Once upon a time (actually about eighteen years ago) Wendy and I were booked to perform at the Orkney Folk Festival off the north coast of Scotland. The festival took place in various venues in Stromness and we were accommodated in a lovely old hotel overlooking the harbor. Not surprisingly the hotel bar was a favorite gathering place late at night after the official concerts and ceilidhs were finished.

stromness-hotel

One night we found ourselves chatting to a young American lassie who said she had published a book we might find interesting! I immediately bought a copy and have now read it for maybe the fifth time –

As a young man in the late 1950s and early 1960s I was developing my left of center political views as well as a strong interest in folk songs. So I was well aware of Pete Seeger, the Weavers, the Almanac Singers, the connections to Woody Guthrie and Paul Robeson.

What I didn’t know was what had preceded this in the US and where all these people had in their turn served their apprenticeship, both politically and musically.

my song is

Lieberman’s book was a revelation to me in many ways –

First of all I had no idea how large and popular the US Communist Party was in the 1930s and how well accepted that generally was. Then again, I knew nothing about the ‘popular front’ and was fascinated to see how that had helped generate the ‘folk revival’ of the 1950s and 1960s.

There was much that was familiar too – the ‘redscare’, McCarthyism, the blacklist and so on.

I have to admit that on first reading I found the book pretty dense and hard going. However each time I’ve re-read it I’ve found it not just easier but more enlightening. Each time I find more gems I’d missed before!

I can thoroughly recommend this to anyone with an interest in 1930s US politics, the roots and routes of the 1950s folk revival or all three!

 

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‘ear, ‘ear – – –

Jack’s weekly guest post – probably late again – –

Back in 1979 I was touring in Brittany with my band and various other Scottish musicians. Towards the end I felt a bit nauseous and dizzy and put it down to something I’d eaten. For a couple of years after that, my hearing went up and down, particularly after flights, and eventually it settled to a loss of high frequencies in the right ear.

Fifteen years later I was sent by my family doctor to see an Ears Nose and Throat surgeon because I had nasal polyps. The nose thing was obviously boring but as I was leaving, he said – ”Any other problems”? He visibly brightened up when I said “Well actually – – – “.

Following tests ranging from simple to a brain scan it was established that the 1979 incident had been an inner ear infection and the damage was now permanent! A National Health Service hearing aid was provided free of charge, but it was one of the early analogue ones and it simply amplified everything so I quickly gave up on it.

InnerEar

Over the years I learned to position myself so that in company or when performing I could hear with my left ear.

But – – –

Over the last few years, even positioning myself strategically, I was finding it increasingly difficult. I knew that my old fiddle playing buddy Pete Clark was using a very high-tech digital hearing aid but then very recently something else happened –

Wendy and I were on vacation at the beach near Charleston SC with friends including my old singing buddy Barbara and she cornered me. She showed me her equally high-tech aid and insisted I try it.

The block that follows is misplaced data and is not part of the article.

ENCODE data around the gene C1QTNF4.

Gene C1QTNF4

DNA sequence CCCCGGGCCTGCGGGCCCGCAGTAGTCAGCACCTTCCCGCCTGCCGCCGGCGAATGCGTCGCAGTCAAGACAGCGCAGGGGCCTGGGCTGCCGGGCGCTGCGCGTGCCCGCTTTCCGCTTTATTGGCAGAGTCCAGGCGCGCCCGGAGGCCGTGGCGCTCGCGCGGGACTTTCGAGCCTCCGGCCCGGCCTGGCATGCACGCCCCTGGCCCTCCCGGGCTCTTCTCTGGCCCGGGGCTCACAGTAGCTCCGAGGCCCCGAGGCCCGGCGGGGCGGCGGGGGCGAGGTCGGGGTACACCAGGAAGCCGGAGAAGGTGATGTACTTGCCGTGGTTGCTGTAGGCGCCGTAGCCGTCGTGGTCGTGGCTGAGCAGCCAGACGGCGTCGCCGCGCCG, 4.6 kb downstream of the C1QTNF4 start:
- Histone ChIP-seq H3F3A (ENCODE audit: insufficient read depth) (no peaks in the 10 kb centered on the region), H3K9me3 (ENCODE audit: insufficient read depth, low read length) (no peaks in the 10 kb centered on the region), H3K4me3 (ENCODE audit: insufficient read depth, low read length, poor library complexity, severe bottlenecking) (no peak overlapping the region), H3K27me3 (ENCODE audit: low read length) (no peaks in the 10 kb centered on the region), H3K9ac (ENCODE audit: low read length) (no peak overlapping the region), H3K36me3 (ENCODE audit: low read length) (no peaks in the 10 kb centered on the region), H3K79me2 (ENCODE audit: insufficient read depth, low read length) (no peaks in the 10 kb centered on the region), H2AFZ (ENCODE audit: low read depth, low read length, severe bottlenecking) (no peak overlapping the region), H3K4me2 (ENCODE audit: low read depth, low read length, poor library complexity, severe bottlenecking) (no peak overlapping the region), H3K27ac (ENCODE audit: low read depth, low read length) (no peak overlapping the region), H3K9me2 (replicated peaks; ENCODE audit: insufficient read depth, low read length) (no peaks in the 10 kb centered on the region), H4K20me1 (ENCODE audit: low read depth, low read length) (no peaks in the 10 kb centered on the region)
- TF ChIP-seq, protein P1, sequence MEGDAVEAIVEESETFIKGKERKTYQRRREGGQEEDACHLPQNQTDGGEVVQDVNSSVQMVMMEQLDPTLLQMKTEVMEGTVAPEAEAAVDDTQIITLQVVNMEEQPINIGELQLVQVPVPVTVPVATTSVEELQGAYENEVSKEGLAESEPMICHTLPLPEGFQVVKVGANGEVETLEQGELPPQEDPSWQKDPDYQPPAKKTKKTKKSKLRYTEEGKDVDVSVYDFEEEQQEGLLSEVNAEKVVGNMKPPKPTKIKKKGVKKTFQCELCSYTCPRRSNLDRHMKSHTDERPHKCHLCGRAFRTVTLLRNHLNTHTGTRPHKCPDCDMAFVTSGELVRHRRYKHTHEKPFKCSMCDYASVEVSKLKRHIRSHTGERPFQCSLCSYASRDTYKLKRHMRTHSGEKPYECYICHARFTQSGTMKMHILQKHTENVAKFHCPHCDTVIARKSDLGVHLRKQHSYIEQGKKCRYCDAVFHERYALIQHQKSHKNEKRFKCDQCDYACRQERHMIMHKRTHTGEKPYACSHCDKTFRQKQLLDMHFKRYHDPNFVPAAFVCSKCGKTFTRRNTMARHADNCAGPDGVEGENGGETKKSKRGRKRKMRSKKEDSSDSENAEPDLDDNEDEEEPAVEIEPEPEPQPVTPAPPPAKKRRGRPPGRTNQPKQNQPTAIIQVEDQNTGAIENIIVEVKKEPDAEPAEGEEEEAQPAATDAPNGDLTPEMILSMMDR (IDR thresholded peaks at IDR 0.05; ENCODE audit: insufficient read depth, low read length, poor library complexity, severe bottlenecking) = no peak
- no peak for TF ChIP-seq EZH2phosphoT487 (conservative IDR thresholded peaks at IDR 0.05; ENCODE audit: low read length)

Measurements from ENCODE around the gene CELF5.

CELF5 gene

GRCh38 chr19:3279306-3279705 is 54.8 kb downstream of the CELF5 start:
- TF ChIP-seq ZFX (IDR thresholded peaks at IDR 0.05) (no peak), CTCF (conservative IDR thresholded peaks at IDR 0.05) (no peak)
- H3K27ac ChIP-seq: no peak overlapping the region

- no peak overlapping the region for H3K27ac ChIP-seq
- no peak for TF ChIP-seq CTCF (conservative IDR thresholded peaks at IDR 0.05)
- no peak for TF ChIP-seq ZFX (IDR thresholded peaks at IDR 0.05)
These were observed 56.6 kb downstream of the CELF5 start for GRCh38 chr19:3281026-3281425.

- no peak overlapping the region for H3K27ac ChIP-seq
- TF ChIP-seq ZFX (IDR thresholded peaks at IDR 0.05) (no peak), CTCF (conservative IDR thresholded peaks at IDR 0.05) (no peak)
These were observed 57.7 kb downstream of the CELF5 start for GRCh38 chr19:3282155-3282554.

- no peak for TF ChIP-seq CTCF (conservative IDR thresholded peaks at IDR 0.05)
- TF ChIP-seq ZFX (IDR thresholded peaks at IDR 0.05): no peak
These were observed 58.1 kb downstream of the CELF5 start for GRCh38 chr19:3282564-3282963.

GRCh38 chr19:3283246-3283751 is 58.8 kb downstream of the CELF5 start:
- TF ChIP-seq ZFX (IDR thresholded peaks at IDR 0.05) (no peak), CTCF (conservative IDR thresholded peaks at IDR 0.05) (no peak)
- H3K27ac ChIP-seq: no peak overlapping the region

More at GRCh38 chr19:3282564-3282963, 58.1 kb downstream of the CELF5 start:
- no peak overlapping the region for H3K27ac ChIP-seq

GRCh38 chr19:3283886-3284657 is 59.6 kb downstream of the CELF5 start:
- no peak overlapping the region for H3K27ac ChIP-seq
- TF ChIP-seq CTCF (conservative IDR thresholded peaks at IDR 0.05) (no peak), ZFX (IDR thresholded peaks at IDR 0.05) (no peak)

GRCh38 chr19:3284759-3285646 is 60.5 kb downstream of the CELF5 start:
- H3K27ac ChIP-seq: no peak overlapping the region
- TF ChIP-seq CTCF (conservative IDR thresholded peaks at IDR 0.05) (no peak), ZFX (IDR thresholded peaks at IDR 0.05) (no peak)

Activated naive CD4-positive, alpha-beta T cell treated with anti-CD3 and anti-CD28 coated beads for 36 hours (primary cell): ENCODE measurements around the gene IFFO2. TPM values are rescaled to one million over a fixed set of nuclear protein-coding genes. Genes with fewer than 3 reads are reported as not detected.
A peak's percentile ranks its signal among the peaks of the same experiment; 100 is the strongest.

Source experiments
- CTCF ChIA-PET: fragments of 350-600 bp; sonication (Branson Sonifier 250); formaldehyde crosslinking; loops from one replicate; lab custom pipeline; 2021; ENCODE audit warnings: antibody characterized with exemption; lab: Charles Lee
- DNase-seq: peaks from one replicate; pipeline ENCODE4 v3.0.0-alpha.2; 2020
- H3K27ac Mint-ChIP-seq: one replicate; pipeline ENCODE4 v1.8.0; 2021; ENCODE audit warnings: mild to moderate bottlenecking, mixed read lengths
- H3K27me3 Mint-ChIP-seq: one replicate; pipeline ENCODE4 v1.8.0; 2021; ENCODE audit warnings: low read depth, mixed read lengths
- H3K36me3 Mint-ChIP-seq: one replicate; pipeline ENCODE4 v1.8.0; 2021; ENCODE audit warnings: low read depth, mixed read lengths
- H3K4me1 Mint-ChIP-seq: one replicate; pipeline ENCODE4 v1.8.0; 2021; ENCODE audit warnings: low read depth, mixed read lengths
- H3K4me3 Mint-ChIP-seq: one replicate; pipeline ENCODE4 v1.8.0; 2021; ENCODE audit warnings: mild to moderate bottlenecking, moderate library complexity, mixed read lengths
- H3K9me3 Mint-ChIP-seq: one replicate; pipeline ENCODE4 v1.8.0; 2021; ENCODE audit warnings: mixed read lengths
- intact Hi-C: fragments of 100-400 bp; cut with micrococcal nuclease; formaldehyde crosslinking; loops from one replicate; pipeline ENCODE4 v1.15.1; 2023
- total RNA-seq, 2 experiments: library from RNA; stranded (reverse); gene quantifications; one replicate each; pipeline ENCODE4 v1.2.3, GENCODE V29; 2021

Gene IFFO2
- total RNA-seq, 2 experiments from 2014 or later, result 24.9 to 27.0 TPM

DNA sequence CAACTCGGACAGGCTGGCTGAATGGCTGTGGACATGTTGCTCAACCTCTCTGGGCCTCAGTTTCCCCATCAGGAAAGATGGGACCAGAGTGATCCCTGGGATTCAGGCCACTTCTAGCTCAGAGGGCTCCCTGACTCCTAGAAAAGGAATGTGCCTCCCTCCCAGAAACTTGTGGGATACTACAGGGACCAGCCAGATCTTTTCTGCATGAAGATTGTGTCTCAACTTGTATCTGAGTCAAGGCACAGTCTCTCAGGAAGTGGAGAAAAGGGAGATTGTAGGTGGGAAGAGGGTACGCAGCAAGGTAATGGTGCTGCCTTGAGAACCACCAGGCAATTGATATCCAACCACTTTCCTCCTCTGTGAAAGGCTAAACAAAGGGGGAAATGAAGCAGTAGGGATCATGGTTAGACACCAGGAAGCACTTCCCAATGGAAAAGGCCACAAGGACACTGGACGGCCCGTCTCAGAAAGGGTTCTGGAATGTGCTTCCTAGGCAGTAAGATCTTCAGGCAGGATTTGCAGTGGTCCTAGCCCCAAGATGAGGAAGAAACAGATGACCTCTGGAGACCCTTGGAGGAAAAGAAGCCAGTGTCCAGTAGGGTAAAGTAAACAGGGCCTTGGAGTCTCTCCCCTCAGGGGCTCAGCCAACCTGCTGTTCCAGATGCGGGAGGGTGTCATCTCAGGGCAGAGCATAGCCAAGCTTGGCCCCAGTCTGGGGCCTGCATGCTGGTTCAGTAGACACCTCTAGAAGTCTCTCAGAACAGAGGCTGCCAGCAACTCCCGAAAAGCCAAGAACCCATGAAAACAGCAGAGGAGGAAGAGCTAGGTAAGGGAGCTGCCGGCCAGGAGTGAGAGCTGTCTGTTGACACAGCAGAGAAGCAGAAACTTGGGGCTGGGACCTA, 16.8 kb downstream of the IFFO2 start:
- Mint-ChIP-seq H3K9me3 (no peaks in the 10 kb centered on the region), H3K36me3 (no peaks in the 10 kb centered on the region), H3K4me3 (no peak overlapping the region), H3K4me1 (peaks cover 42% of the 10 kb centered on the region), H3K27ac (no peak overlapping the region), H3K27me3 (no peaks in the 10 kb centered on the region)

So today I went to a local audiology place for a test and advice – to discover that my left ear is beginning to deteriorate as well.

So it’s time for two high-tech digital – all singing all dancing – hearing aids, and for me to re-join the world!

Now – about my eyesight – – –

 

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The Ocean’s Apology

Jack and Wendy are on holiday with friends Oliver and Barbara, from Britain, and Brandon and Beth, from Virginia. Herewith a tale of their adventures.

66460144_691467604631963_6907103243638145024_n(1)The Atlantic and I had a disagreement about how I should reach shore, day 4 of our holiday. I felt riding in on Oliver’s borrowed board was best, but the wave said I should plow to shore on my face doing about 12 mph and let the sand stop me.

The wave won that toss, but since then the sea has behaved handsomely. This morning, when Brandon and I got up early to walk to an old lighthouse, we found many things on the beach, tossed up by last night’s storms.

65906883_1075559982832263_8633267998813061120_nFirst up was a strange shell I thought was  a clam, but turned out to be a pair of sunglasses. Versace, new. Brandon looked them up: $280.

“The sea is apologizing for beating you up,” he said. “It sent you a gift. And you can hide your black eye at the restaurants in Savannah.” (That is our next stop.)

“Versace, smersace,” I responded. “I don’t use name brands.”

There was a loud crash as the calm ocean suddenly produced a nasty wave.

We walked on.  A few hundred yards later, I said, “That’s not….”

“It is,” said Brandon. “The sea is trying really hard to make it up to you.”

67223035_2507246095994420_7284640253460086784_n(1)These sunglasses were more, as Brandon put it, “a Wendy-friendly style.” Aviators from Old Navy, $20 new.

“I like the heart-shaped frames, but you know I really don’t wear sunglasses.”

A strange sucking sound came from the ocean, for all the world like a frustrated sigh.

We soon reached the tidal pools around the light house coast. The storm had tossed up massive hermit crabs, a few jelly fish, numerous large scallop shells and some broken conch.

66411678_444782456368010_7061261830483607552_n“Look at that.” I pointed to the edge of a tidal pool. We waited to see if the leopard crab shell moved. It did not. I picked it up. Empty, perfect, rare.